Applying Basic Shot Composition
Once you get the camera settings down and deal with audio and lighting, it's time to start thinking about shot composition, which is the art of placing your subjects in the frame to create the most aesthetically pleasing image.
Here are four basic techniques to keep in mind while shooting. After you read this section, watch for them on TV and in the movies. Once you see how consistently the pros use these techniques, you'll be surprised that you never noticed them before.
The rule of
According to the rule of thirds, you should divide each image into a tic-tac-toe grid, like that shown in
, and place the primary subject of the frame at one of the four
points, or intersections of the four lines. This rule has its roots in Greek architecture and Renaissance art and is based on the belief that certain
are more pleasing to the eye than others.
Figure 1.5. The rule of thirds. My golf buddy's head is located at the
saddle point in the video frame, providing the necessary look room.
When you are shooting a subject that isn't moving, the image looks best when the
space is located in front of where the subject is
, as shown in Figure 1.5 and
. This is called providing look room, or nose room.
Figure 1.6. My other buddy is facing the
direction, so I placed him at the upper-right saddle point. Note how the eyes are above the top third of the frame.
When your primary subject is moving, place your subject in the back third of the frame, leaving lead room in the front. In
is skating from left to right, so the lead room is on the viewer's right. Similarly, in
, my other daughter is moving from right to left, so the lead room is on the viewer's left.
Figure 1.7. Whatley is skating from left to right, so I try to keep her in the back left of the frame, to provide lead room.
Figure 1.8. Rose is skating (well, shuffling, actually) from right to left, so the lead room is on the other side.
A corollary to the rule of thirds is that the eyes should always be at or above the top third of the video. This holds true regardless whether the shot is taken from close up and includes the face only, or from farther back, as in Figures 1.5 to 1.8.
guidelines, the rule of thirds isn't fixed in stone; sometimes you simply have to shoot what looks appropriate at the time. For example, if the background is direction-neutral, I find it hard to apply the rule of thirds when shooting a subject looking straight at me, as in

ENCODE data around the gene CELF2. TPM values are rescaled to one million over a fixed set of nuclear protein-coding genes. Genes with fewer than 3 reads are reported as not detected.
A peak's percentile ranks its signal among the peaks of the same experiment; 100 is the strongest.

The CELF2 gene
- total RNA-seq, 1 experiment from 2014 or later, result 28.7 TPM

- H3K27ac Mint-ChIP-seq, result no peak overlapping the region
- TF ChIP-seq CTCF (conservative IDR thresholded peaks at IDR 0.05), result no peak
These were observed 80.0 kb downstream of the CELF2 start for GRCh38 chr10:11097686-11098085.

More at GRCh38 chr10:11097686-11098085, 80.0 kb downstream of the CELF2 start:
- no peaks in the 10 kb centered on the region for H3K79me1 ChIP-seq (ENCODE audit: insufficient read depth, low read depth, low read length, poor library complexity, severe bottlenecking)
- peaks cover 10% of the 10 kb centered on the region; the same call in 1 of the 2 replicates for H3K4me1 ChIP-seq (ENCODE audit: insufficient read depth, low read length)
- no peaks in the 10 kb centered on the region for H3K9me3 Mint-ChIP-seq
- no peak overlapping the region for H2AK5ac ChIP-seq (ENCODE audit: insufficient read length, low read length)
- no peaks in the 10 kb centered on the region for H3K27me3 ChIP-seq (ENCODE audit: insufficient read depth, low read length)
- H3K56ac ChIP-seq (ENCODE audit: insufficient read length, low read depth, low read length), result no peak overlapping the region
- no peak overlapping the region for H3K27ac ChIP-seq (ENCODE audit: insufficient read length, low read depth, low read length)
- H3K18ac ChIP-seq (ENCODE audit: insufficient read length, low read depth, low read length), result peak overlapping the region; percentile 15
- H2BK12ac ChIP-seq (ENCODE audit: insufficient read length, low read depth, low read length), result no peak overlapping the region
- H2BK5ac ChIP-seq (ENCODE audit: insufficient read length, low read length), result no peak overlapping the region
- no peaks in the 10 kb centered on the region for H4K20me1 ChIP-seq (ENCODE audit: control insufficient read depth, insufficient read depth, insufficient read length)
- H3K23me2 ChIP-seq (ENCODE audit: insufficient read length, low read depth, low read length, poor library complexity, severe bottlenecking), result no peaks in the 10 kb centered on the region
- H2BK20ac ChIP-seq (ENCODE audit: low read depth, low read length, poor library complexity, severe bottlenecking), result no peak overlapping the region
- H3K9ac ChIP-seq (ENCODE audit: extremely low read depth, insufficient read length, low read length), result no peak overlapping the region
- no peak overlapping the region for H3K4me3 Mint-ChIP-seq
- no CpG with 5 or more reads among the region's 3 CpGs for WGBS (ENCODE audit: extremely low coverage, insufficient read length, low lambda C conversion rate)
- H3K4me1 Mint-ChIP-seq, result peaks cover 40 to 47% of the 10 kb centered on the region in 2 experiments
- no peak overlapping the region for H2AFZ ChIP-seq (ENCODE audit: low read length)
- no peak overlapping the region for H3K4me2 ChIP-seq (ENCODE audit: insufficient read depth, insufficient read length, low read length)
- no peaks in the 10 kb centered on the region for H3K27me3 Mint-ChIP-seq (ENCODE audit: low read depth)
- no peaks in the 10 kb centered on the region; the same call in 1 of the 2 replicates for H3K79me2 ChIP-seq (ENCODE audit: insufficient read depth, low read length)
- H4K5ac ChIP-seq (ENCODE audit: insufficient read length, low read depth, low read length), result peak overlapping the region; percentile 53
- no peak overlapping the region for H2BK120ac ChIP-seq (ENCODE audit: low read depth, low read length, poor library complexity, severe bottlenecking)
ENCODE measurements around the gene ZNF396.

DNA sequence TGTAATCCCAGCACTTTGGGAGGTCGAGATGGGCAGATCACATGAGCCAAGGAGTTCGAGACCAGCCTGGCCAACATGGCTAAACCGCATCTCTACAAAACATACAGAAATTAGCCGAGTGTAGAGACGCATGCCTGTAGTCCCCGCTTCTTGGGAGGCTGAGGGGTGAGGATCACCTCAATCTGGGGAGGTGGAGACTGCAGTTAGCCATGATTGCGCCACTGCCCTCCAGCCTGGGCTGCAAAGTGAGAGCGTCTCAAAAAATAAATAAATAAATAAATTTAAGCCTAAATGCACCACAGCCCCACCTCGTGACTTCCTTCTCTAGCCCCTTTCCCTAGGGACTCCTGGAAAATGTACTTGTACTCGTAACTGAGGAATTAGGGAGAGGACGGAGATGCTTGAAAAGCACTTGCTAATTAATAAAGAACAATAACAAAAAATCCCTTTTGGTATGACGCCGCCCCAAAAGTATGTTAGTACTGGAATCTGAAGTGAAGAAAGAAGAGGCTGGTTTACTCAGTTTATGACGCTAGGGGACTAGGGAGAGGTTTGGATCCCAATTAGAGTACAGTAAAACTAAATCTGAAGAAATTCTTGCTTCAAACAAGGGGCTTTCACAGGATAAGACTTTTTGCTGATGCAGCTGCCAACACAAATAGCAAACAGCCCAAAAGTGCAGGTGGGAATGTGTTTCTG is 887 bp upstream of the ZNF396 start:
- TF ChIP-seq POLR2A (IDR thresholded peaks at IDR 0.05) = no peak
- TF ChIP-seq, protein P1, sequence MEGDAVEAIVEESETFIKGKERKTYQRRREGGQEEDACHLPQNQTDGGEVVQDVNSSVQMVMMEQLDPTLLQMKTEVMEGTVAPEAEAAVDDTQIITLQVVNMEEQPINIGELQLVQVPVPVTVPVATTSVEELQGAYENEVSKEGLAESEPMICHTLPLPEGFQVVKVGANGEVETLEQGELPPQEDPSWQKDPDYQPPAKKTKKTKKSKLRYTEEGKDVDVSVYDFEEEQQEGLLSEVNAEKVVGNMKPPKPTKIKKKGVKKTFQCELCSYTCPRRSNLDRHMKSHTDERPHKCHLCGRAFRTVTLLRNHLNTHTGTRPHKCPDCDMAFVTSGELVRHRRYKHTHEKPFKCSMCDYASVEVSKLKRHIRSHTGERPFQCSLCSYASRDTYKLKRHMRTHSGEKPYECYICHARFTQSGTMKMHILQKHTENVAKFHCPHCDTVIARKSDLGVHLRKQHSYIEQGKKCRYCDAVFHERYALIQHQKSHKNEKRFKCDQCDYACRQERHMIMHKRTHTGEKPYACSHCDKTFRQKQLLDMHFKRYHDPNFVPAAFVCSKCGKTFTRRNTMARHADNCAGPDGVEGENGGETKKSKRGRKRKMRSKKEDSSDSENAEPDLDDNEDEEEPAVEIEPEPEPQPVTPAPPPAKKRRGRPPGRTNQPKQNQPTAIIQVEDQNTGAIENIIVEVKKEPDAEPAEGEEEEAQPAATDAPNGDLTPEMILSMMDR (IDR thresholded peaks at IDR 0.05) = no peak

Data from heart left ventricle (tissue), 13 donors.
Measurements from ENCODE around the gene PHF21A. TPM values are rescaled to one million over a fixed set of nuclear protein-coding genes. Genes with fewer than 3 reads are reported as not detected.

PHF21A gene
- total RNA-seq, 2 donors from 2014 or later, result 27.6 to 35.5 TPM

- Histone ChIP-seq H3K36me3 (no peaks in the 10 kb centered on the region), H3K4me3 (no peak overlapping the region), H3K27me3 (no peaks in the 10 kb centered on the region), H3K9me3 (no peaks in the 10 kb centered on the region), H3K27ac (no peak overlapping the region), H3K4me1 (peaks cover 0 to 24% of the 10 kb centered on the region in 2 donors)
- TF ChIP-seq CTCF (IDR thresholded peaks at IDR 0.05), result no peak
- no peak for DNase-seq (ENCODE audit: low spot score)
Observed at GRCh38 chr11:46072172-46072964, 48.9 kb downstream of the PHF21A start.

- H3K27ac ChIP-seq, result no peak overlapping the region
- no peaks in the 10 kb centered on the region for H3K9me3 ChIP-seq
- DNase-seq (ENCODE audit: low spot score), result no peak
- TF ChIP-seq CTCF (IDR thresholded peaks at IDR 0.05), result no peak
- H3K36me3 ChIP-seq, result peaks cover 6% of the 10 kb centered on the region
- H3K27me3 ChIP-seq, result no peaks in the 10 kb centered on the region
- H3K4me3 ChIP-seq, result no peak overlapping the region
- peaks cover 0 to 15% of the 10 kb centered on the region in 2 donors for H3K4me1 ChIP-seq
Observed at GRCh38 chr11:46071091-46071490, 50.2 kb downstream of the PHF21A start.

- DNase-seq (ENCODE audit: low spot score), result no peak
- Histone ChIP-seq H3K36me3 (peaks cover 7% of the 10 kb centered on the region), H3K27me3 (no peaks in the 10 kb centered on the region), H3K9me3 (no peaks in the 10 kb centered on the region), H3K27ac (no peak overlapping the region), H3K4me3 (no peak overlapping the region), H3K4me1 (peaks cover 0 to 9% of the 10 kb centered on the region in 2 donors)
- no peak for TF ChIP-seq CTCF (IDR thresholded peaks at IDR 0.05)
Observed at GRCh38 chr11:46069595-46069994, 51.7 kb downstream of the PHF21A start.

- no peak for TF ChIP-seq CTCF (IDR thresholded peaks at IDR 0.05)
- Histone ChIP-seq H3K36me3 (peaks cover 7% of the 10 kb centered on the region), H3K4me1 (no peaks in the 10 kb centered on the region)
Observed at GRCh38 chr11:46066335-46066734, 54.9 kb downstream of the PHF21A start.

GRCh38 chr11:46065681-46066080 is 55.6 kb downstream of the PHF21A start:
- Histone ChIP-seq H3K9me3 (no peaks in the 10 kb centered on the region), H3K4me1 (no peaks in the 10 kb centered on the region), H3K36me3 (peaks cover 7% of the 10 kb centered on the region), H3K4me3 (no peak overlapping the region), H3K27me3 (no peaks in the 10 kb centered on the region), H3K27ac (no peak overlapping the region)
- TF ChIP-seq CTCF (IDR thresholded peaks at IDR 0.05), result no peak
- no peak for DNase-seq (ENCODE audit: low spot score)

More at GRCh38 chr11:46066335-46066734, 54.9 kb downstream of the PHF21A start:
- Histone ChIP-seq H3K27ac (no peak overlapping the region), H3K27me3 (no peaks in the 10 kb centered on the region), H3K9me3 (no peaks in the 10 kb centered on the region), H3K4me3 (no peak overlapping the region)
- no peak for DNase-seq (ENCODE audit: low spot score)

Figure 1.9. I find it hard to apply the rule of thirds on a subject facing directly at me, unless there's another object in the background that dictates it. Here the background is neutral, so this buddy is framed in the middle.
That said, it's clear that the "center the image in the camera" instruction we learned when we got our first Instamatic is not
. Though it's
to apply the rule of thirds to every frame in your video,
with moving subjects, use it as a guide, and you'll find your
more aesthetically pleasing.
One of the most striking differences between professional and
video is the amount and quality of the motion in the video. When you watch most television shows or movies, you'll notice two facts
to motion. First, most shots are either totally stable or have only
, virtually unnoticeable motion. Second, if there is significant motion, it's very smooth.
In contrast, most amateur videos are shot from unstable platforms that shake continuously, with fast zooms (using the camera's zoom controls to zoom into or out of the image), pans (moving the camera from side to side), and tilts (moving the camera up and down).
Obviously, the pros have multiple
and better equipment, making their jobs much easier. Still, if you follow these five rules, you can produce very similar results.
Shoot from a stable platform. I'm not going to tell you to shoot with a tripod because I know it's
most of the time. However, you can buy an inexpensive monopod (a one-legged tripod) at a discount store for under $20 that will hold your camera at a steady height, making it much simpler to reduce the shake in the video. Folded up, it's only slightly longer than an umbrella, so it's easy to carry around. Even with a monopod, you should lean against something solid, like a wall, tree, or fence, whenever possible.
If you're shooting without a tripod or monopod, find the most comfortable sustainable position for the camera; usually this is about chest high, holding the camera with both hands and sighting with the viewfinder. If your camera has a shoulder strap, see if you can use this strap to support the weight of the camcorder when you're shooting. One of the best approaches is to lay the camera on a fixed object, like a desk, table, or shelf.
Zoom, pan, or tilt only to follow the action, not for dramatic effect. Don't try to zoom slowly into your spouse's face as he or she
your daughter's gymnastics meet; frame the close-up shot and then start shooting. Don't pan from skyscraper to skyscraper in downtown Manhattan; shoot one building, stop, reframe the
building, and start shooting again (or cut the panning sequences between
Whenever possible, rehearse the necessary camera motion beforehand. This approach works exceptionally well at
events like baseball
or gymnastics meets, where the athlete has to follow a designated
, whether to first base or to the vault spring. While you're waiting for your child's
, practice with other children. Not only does this improve the smoothness of your camera motion, but it also helps ensure that obstacles don't obscure your line of sight during that critical moment.
For all shots that have motion, start at a stable position for a few seconds whenever possible, and hold the final shot for a few seconds to ensure that you have sufficient footage for editing.
Use your waist for panning and tilting shots, not your hands or your feet. That is, to pan across a scene, hold the camera steady and swivel at the waist across the scene. To tilt up and down, hold the camera steady and bend forward and backward at the waist.
The Continuity system
Briefly, the Continuity system is a style of editing whose goal is to present a scene so that the cuts from scene to scene are unnoticeable to the viewer—that is, the progression of shots within the scene is logical, without any discontinuities that jar the viewer. It's a pretty complex system with lots of rules, so for our purposes here we'll focus on its
Most importantly, you need to start each sequence with an establishing shot that
the watcher with a complete view of the setting. Then you can move into medium shots and close-ups, with periodic reestablishing shots to keep the viewer grounded. (See the sidebar "Taxonomy of Shots" later in this chapter for definitions of these types of shots.)
This sequence of shots is shown in